Cutting Tool Engineering
August 2013 / Volume 65 / Issue 8

What goes around, comes around

By Keith Jennings

Representing your company through community involvement accomplishes two goals. Hopefully, you’re doing something positive and, in return, raising the reputation of you and your company. You may also gain access to another network of valuable contacts and potential leads.

When defining community involvement for your company, it’s important to understand how employees or the company itself should effectively participate. Being involved sounds great, but, if people are so inclined, they could find an event or function to attend nearly every day. In other words, volunteer time is limited, especially for owners and managers of small machine shops, and you can’t say yes to everything—if anything. However, if you can and are willing to give of your time, benefits to your business can accrue.

There are numerous ways to get involved, many of which are industry-related. A few years ago, I participated in a job fair at an inner-city school, discussing manufacturing careers and machining with interested students. I encouraged them to pursue their dreams while emphasizing the incredible art that is machining and manufacturing. It required just a small table with a banner, some information and a willingness to talk and give the kids some time to discuss the “real world” they’d soon enter.

I’ve also assisted the local community college by participating as an industry representative on curriculum-development panels. To their credit, community colleges have recognized the need for manufacturing training and want to ensure their programs are relevant to industry, with the machining field being a critical part. In addition, participation allowed me opportunities to meet potential customers, eventually getting business from another participant.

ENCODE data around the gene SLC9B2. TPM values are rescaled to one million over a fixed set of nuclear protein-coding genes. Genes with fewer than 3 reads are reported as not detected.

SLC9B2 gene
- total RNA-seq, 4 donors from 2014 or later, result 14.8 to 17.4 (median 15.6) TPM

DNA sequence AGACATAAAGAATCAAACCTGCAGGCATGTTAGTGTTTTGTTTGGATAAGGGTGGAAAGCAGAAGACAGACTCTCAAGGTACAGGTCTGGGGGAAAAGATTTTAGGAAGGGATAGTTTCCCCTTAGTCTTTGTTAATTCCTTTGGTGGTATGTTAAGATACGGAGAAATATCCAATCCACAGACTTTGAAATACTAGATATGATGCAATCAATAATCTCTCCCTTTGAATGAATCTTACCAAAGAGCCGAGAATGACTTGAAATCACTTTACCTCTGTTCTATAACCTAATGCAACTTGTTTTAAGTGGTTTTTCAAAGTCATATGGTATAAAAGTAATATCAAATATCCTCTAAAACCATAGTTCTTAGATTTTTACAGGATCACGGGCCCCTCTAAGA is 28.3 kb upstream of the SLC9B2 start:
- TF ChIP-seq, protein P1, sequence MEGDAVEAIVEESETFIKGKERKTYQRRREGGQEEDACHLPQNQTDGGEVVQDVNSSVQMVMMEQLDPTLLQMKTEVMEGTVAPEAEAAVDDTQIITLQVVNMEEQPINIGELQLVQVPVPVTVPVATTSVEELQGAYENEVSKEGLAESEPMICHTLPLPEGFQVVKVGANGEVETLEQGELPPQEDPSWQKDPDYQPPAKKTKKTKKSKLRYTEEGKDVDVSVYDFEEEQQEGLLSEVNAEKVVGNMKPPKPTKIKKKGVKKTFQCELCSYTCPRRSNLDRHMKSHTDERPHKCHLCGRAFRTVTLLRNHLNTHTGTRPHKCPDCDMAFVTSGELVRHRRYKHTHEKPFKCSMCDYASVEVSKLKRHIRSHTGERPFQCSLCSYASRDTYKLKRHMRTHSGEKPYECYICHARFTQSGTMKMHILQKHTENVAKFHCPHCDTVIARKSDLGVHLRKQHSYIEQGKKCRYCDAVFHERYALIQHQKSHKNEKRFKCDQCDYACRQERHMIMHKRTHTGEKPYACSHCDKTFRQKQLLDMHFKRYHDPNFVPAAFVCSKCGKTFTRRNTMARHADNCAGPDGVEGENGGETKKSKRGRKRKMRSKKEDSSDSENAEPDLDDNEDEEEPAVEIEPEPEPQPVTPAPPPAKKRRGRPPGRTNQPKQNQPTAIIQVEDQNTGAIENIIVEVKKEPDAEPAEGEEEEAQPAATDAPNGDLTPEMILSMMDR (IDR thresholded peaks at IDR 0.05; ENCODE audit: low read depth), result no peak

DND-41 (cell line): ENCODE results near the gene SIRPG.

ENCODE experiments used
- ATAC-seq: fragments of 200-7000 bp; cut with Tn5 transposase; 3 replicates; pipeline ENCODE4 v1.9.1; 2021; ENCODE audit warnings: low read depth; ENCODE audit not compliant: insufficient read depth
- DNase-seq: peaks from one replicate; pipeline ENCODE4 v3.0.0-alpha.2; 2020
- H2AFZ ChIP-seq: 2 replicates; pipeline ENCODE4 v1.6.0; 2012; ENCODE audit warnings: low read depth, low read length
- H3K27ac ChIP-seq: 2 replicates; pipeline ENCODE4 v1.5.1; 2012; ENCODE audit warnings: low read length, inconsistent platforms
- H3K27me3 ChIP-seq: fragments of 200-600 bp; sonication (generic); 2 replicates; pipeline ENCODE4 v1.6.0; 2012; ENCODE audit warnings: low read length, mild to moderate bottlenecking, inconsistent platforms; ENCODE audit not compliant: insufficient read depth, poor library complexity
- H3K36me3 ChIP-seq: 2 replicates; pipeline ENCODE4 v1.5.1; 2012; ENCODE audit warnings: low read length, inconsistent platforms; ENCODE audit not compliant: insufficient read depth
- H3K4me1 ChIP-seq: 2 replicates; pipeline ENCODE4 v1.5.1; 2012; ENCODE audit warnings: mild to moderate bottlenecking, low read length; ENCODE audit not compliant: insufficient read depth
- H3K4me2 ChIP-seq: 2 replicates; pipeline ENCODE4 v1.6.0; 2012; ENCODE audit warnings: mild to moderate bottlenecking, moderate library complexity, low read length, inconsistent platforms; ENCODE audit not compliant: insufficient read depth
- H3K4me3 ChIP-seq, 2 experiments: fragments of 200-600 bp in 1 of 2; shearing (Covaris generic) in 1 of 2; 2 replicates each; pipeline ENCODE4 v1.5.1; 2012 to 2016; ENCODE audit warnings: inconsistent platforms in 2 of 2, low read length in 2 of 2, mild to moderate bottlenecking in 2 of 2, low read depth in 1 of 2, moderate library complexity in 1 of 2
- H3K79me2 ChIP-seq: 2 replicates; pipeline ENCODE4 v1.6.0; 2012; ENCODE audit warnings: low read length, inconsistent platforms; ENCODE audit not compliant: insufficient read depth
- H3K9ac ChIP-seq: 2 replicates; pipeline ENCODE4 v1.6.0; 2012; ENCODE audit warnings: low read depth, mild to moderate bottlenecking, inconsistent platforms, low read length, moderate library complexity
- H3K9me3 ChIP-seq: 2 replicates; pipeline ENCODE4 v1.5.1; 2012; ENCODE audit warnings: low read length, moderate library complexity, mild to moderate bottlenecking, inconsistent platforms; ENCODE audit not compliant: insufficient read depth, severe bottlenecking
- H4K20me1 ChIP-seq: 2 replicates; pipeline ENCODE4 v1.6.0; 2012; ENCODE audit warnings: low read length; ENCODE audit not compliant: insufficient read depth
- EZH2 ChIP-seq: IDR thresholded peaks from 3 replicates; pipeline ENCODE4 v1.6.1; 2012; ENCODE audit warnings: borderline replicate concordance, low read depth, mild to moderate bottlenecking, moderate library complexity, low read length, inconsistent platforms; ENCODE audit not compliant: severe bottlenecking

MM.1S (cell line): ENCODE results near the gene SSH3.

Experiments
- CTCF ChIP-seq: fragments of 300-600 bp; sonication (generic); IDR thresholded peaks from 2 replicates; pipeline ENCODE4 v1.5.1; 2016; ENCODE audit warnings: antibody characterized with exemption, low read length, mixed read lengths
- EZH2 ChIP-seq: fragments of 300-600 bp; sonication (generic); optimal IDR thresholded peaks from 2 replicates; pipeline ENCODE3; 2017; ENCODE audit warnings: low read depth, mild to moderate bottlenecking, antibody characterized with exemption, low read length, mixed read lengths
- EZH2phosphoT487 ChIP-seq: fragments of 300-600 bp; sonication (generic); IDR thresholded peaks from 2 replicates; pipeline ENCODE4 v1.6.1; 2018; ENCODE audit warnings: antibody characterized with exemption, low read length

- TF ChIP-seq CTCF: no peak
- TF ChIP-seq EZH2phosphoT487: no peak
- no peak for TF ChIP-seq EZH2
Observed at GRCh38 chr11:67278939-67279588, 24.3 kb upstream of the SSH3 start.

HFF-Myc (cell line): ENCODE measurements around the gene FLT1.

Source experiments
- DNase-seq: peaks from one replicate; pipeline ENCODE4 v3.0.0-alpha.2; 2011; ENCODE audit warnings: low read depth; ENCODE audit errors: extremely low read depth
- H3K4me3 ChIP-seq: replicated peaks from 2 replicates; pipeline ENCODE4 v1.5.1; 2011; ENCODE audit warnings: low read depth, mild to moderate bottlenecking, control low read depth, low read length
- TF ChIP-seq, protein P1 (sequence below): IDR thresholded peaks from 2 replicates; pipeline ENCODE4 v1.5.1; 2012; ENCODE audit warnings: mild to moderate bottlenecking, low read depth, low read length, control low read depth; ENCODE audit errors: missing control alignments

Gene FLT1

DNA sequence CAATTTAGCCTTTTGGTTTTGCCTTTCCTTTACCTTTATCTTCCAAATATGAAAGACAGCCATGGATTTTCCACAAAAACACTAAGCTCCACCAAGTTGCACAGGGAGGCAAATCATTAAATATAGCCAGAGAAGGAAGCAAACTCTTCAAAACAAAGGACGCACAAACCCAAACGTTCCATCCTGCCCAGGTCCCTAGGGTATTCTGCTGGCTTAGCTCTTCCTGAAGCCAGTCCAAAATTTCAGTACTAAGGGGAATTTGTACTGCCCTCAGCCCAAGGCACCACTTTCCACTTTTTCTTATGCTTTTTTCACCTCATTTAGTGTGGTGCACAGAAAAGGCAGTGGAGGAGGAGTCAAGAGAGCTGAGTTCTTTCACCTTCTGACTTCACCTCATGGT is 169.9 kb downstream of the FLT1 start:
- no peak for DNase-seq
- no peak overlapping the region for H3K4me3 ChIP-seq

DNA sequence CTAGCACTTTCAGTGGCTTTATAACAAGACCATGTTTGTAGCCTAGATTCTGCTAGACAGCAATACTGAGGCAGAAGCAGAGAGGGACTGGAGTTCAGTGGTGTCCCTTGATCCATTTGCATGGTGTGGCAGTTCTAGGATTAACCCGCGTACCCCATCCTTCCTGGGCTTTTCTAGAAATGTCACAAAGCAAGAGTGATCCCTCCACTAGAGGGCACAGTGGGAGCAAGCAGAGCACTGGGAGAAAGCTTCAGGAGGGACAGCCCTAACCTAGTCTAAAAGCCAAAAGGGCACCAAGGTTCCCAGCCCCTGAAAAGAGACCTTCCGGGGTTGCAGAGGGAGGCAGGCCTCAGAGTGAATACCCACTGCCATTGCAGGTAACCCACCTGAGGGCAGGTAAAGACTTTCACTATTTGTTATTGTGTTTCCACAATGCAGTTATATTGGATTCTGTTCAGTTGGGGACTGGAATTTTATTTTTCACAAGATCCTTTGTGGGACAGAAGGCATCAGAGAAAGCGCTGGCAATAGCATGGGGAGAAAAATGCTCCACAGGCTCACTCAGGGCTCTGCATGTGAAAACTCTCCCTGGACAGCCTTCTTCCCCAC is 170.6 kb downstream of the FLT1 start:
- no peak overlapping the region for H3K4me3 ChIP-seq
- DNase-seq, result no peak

That occurred about 5 years ago and was the last time I worked with our local college until this past July, when a friend informed me about another panel the college was assembling for a machining program. He asked me to contribute. The problem was the 4-hour commitment in the middle of the week, and my free time hasn’t been too abundant lately. My initial thought was, “It’s someone else’s turn—I’m too busy.”

Then, I noticed the many names and e-mail addresses of other invited panelists and discovered it was largely a “who’s who” of potential customers and interesting colleagues. Upon further consideration, I realized it was a good time to get involved again, helping the college with a worthy project while developing relationships with key people.

The panel isn’t a marketing event, but the saying “it’s not what you know, but who you know” certainly applies. If you volunteer, your company gets noticed for its positive involvement and you may share a table or conversation with a key person who can arrange that meeting you couldn’t previously get. Or, maybe you meet a newly needed supplier or a college professor who could direct good candidates your way after successful completion of a training program, all at no cost to your company.

When you think about it, if they’re asking for your input, you might as well give it. Your involvement will be respected and appreciated, and a few hours of effort can open doors.

There are many other great examples to help your industry, community and, ultimately, your company. Options include sponsoring a team, participating in fundraisers, allowing employees to volunteer for a worthy cause or even donating some parts or engineering time, as we did for a high school robotics team.

Although you can’t say yes to every request and it’s not always possible to be involved, the knowledge, expertise and desire for goodness shared among you and your team is very valuable. Harness it, use it and help make a name for your company. CTE

About the Author: Keith Jennings is president of Crow Corp., Tomball, Texas, a family-owned company focusing on machining, metal fabrication and metal stamping. Contact him at
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